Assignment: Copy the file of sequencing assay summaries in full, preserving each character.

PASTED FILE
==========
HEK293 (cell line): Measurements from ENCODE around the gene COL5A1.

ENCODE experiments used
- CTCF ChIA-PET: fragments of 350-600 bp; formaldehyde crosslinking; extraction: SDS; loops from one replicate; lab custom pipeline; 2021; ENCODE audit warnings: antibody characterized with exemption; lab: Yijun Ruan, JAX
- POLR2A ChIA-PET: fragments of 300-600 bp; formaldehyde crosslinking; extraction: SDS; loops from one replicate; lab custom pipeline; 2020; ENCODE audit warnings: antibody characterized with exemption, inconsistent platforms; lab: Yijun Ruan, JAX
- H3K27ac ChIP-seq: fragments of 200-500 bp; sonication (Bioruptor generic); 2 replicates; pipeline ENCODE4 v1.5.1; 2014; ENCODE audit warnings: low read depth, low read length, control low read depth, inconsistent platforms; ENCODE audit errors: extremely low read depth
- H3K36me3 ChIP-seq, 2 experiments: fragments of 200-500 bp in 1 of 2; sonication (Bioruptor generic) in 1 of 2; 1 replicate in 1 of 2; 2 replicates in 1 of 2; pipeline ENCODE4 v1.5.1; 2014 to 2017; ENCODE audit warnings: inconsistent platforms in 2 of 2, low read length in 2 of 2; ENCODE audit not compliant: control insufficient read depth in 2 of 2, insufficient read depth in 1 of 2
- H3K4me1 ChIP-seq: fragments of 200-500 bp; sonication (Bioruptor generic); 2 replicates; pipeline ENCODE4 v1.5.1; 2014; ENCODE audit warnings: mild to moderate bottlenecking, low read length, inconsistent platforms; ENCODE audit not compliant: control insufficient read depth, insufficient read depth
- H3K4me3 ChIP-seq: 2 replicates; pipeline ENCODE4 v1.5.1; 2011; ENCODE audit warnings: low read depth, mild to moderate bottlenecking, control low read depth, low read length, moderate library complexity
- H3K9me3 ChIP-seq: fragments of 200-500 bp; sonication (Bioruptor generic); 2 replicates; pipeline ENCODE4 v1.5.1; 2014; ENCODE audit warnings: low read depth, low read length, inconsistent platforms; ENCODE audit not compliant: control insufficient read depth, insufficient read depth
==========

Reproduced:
HEK293 (cell line): Measurements from ENCODE around the gene COL5A1.

ENCODE experiments used
- CTCF ChIA-PET: fragments of 350-600 bp; formaldehyde crosslinking; extraction: SDS; loops from one replicate; lab custom pipeline; 2021; ENCODE audit warnings: antibody characterized with exemption; lab: Yijun Ruan, JAX
- POLR2A ChIA-PET: fragments of 300-600 bp; formaldehyde crosslinking; extraction: SDS; loops from one replicate; lab custom pipeline; 2020; ENCODE audit warnings: antibody characterized with exemption, inconsistent platforms; lab: Yijun Ruan, JAX
- H3K27ac ChIP-seq: fragments of 200-500 bp; sonication (Bioruptor generic); 2 replicates; pipeline ENCODE4 v1.5.1; 2014; ENCODE audit warnings: low read depth, low read length, control low read depth, inconsistent platforms; ENCODE audit errors: extremely low read depth
- H3K36me3 ChIP-seq, 2 experiments: fragments of 200-500 bp in 1 of 2; sonication (Bioruptor generic) in 1 of 2; 1 replicate in 1 of 2; 2 replicates in 1 of 2; pipeline ENCODE4 v1.5.1; 2014 to 2017; ENCODE audit warnings: inconsistent platforms in 2 of 2, low read length in 2 of 2; ENCODE audit not compliant: control insufficient read depth in 2 of 2, insufficient read depth in 1 of 2
- H3K4me1 ChIP-seq: fragments of 200-500 bp; sonication (Bioruptor generic); 2 replicates; pipeline ENCODE4 v1.5.1; 2014; ENCODE audit warnings: mild to moderate bottlenecking, low read length, inconsistent platforms; ENCODE audit not compliant: control insufficient read depth, insufficient read depth
- H3K4me3 ChIP-seq: 2 replicates; pipeline ENCODE4 v1.5.1; 2011; ENCODE audit warnings: low read depth, mild to moderate bottlenecking, control low read depth, low read length, moderate library complexity
- H3K9me3 ChIP-seq: fragments of 200-500 bp; sonication (Bioruptor generic); 2 replicates; pipeline ENCODE4 v1.5.1; 2014; ENCODE audit warnings: low read depth, low read length, inconsistent platforms; ENCODE audit not compliant: control insufficient read depth, insufficient read depth